Skip to content
Give readers a window on the world. Click to donate.

May 2015

New Palestinian Writing

Image: Samia Halaby, “Takheel I” 48” x 66" (2013)

This month we present new Palestinian writing from around the world, selected and introduced by Nathalie Handal. The eight young authors here work in multiple languages and hail from five continents, testifying to Palestinian literature’s vast thematic, stylistic, and linguistic range. In Jerusalem, Sousan Hammad maps a city and a heart, and Najwan Darwish dreams of the sea. From his exile in Reykjavik, Mazen Maarouf speaks of confinement and freedom. Yayha Hassan and Rodrigo Hasbún portray father-son alienation, and Asmaa Alghoul considers the cost of motherhood in wartime. Eyad Barghuthy finds an undefeated young boxer knocked out by politics. And Randa Abdel-Fattah speaks of her hybridized cultural identity as a Palestinian-Australian Muslim. We thank the A. M. Qattan Foundation for its generous support. In our special feature, we present new Bulgarian writing by Agop Melkonyan, Olya Stoyanova, Georgi Tenev, and Vlado Trifonov. We thank the Elizabeth Kostova Foundation for its generous support of the feature.

The Shape of Time: New Palestinian Writing

To comprehend Palestinian literature, we must have an idea of what it is to be Palestinian today.

A Map of Jerusalem

Memory—they tell me—has no translation.

Long Distance

“You’re not going to fool around with your friend’s girlfriend.”


Writing the Lives of Gaza: Video Interview with Atef Abu Saif

Palestinian writer Atef Abu Saif reads from his work.

Solitary Confinement on the Seventh Floor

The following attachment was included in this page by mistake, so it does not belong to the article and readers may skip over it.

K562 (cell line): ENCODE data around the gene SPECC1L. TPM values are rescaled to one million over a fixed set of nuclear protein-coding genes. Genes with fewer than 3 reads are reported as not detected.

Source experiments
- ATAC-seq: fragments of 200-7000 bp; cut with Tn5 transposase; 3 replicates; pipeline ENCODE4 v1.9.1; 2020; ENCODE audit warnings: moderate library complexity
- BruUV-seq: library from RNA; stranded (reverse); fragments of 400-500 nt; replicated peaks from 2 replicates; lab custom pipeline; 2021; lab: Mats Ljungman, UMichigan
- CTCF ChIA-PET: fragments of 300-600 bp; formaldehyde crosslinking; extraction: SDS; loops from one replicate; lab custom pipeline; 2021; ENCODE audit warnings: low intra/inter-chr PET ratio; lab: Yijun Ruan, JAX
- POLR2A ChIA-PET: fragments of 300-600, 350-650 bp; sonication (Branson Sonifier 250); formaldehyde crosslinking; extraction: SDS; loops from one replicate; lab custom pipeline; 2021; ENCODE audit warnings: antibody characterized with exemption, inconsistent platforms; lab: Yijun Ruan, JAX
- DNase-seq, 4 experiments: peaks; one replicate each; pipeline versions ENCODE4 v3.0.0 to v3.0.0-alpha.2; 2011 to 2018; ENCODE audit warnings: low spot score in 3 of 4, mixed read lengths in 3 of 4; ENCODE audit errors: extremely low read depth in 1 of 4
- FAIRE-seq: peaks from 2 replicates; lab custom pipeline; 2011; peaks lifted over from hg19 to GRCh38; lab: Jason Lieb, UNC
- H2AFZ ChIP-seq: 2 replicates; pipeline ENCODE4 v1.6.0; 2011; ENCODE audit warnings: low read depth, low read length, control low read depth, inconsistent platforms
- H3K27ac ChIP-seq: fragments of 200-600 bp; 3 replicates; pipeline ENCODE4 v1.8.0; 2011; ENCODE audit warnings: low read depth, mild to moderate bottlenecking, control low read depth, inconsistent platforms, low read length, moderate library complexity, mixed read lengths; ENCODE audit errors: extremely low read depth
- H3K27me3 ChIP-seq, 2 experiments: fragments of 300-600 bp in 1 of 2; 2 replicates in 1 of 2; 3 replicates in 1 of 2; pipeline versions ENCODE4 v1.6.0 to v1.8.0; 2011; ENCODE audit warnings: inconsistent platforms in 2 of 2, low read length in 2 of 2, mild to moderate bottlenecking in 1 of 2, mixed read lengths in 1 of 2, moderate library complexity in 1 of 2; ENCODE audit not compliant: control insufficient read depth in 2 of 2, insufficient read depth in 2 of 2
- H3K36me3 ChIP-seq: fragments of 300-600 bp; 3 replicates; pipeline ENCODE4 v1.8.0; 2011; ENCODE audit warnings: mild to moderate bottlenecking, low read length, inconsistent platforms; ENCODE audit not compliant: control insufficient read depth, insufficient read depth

One day / I’ll tear off my lips / and eat them / like candy.

Both Freedom and Constraint: An Interview with Randa Abdel-Fattah

The older I get, the more I realize how hybridized my cultural identity is.

“Your Baby”

The phantoms behind the white sheet were moving more quickly now.


A Knockout Punch

It was in New York that he learned the real ways of boxing.


Life in Mount Carmel

Their poems reach me from their temple

Father My Unborn Son

A Stone-Age hand a paperback Koran


Book Reviews

Karel Schoeman’s “This Life”

Reviewed by Jonathan Morton

The landscape to be explored is one shaped by nation and culture almost as much as it is by personal experience. This landscape, in Schoeman's novel, is one that crosses back and forth between the borders of the great semi-desert region known as the Karoo, which began to be settled and developed in the late-nineteenth century.

Max Blecher’s “Adventures in Immediate Irreality”

Reviewed by Dustin Illingworth

It would appear that to write about Blecher is, in some sense, to write about a broad swath of European modernists in a game of contextual one-upmanship.

Magda Szabó’s “The Door”

Reviewed by K. Thomas Kahn

The Door continues to be eerily resonant, as Szabó’s consideration of the changing sociopolitical terrain in 1950s–1960s Hungary speaks across borders of time and place.

Han Kang’s “The Vegetarian”

Reviewed by Lori Feathers

In her remarkable novel The Vegetarian, South Korean writer Han Kang explores the irreconcilable conflict between our two selves: one greedy, primitive; the other accountable to family and society.

Recent Issues

Animal Kingdom

Our Nueva York: Writing the City in Spanish

The Language of Identity: Kaaps Writing from South Africa

Voices on the Verge: Writing from Southeast Asian Creole Languages

The Slow Burn of Inner Chaos: Writing from Malaysia

Backstories: Afro-Italian Women Writers

The Queer Issue XII

Movement and Multiplicity: Writing from Mauritania

Like what you read? Help WWB bring you the best new writing from around the world.